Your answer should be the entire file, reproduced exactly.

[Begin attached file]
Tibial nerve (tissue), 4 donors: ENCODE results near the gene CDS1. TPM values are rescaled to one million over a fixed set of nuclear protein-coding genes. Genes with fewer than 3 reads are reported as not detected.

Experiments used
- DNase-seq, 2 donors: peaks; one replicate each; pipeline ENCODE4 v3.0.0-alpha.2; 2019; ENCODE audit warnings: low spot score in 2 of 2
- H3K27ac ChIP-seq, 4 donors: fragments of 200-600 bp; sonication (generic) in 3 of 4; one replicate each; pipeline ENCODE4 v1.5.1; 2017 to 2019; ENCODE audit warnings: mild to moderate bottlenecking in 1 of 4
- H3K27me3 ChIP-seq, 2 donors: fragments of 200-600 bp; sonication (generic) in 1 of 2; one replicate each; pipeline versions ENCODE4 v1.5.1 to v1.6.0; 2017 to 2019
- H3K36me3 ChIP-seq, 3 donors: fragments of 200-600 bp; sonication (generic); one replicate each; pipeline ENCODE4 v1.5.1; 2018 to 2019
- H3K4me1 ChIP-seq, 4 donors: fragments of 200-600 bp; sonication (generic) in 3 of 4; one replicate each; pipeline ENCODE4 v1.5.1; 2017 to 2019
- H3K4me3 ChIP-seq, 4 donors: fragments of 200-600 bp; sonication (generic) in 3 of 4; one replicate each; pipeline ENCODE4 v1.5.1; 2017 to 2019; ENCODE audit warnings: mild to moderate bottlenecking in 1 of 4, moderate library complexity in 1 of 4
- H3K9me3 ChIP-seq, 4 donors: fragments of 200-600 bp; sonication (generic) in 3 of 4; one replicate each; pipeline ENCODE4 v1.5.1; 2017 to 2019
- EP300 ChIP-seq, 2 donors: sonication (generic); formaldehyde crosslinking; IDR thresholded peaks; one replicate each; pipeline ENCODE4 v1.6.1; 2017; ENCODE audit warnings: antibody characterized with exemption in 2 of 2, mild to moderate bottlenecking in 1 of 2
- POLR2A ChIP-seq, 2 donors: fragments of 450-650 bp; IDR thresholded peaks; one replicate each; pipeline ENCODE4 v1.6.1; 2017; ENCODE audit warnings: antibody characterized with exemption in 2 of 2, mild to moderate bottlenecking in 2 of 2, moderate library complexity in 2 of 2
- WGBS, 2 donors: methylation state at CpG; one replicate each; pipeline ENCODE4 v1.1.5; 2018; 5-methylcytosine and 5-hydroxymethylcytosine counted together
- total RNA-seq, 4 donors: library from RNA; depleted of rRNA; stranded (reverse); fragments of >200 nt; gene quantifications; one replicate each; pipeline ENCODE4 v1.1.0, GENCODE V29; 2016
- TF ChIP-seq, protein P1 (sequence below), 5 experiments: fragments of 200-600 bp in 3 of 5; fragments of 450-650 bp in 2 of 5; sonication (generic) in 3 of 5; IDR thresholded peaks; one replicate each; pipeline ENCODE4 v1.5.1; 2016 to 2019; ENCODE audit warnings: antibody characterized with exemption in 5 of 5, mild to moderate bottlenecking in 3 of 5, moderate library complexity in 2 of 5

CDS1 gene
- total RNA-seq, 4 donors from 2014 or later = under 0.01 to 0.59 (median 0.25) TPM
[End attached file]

Tibial nerve (tissue), 4 donors: ENCODE results near the gene CDS1. TPM values are rescaled to one million over a fixed set of nuclear protein-coding genes. Genes with fewer than 3 reads are reported as not detected.

Experiments used
- DNase-seq, 2 donors: peaks; one replicate each; pipeline ENCODE4 v3.0.0-alpha.2; 2019; ENCODE audit warnings: low spot score in 2 of 2
- H3K27ac ChIP-seq, 4 donors: fragments of 200-600 bp; sonication (generic) in 3 of 4; one replicate each; pipeline ENCODE4 v1.5.1; 2017 to 2019; ENCODE audit warnings: mild to moderate bottlenecking in 1 of 4
- H3K27me3 ChIP-seq, 2 donors: fragments of 200-600 bp; sonication (generic) in 1 of 2; one replicate each; pipeline versions ENCODE4 v1.5.1 to v1.6.0; 2017 to 2019
- H3K36me3 ChIP-seq, 3 donors: fragments of 200-600 bp; sonication (generic); one replicate each; pipeline ENCODE4 v1.5.1; 2018 to 2019
- H3K4me1 ChIP-seq, 4 donors: fragments of 200-600 bp; sonication (generic) in 3 of 4; one replicate each; pipeline ENCODE4 v1.5.1; 2017 to 2019
- H3K4me3 ChIP-seq, 4 donors: fragments of 200-600 bp; sonication (generic) in 3 of 4; one replicate each; pipeline ENCODE4 v1.5.1; 2017 to 2019; ENCODE audit warnings: mild to moderate bottlenecking in 1 of 4, moderate library complexity in 1 of 4
- H3K9me3 ChIP-seq, 4 donors: fragments of 200-600 bp; sonication (generic) in 3 of 4; one replicate each; pipeline ENCODE4 v1.5.1; 2017 to 2019
- EP300 ChIP-seq, 2 donors: sonication (generic); formaldehyde crosslinking; IDR thresholded peaks; one replicate each; pipeline ENCODE4 v1.6.1; 2017; ENCODE audit warnings: antibody characterized with exemption in 2 of 2, mild to moderate bottlenecking in 1 of 2
- POLR2A ChIP-seq, 2 donors: fragments of 450-650 bp; IDR thresholded peaks; one replicate each; pipeline ENCODE4 v1.6.1; 2017; ENCODE audit warnings: antibody characterized with exemption in 2 of 2, mild to moderate bottlenecking in 2 of 2, moderate library complexity in 2 of 2
- WGBS, 2 donors: methylation state at CpG; one replicate each; pipeline ENCODE4 v1.1.5; 2018; 5-methylcytosine and 5-hydroxymethylcytosine counted together
- total RNA-seq, 4 donors: library from RNA; depleted of rRNA; stranded (reverse); fragments of >200 nt; gene quantifications; one replicate each; pipeline ENCODE4 v1.1.0, GENCODE V29; 2016
- TF ChIP-seq, protein P1 (sequence below), 5 experiments: fragments of 200-600 bp in 3 of 5; fragments of 450-650 bp in 2 of 5; sonication (generic) in 3 of 5; IDR thresholded peaks; one replicate each; pipeline ENCODE4 v1.5.1; 2016 to 2019; ENCODE audit warnings: antibody characterized with exemption in 5 of 5, mild to moderate bottlenecking in 3 of 5, moderate library complexity in 2 of 5

CDS1 gene
- total RNA-seq, 4 donors from 2014 or later = under 0.01 to 0.59 (median 0.25) TPM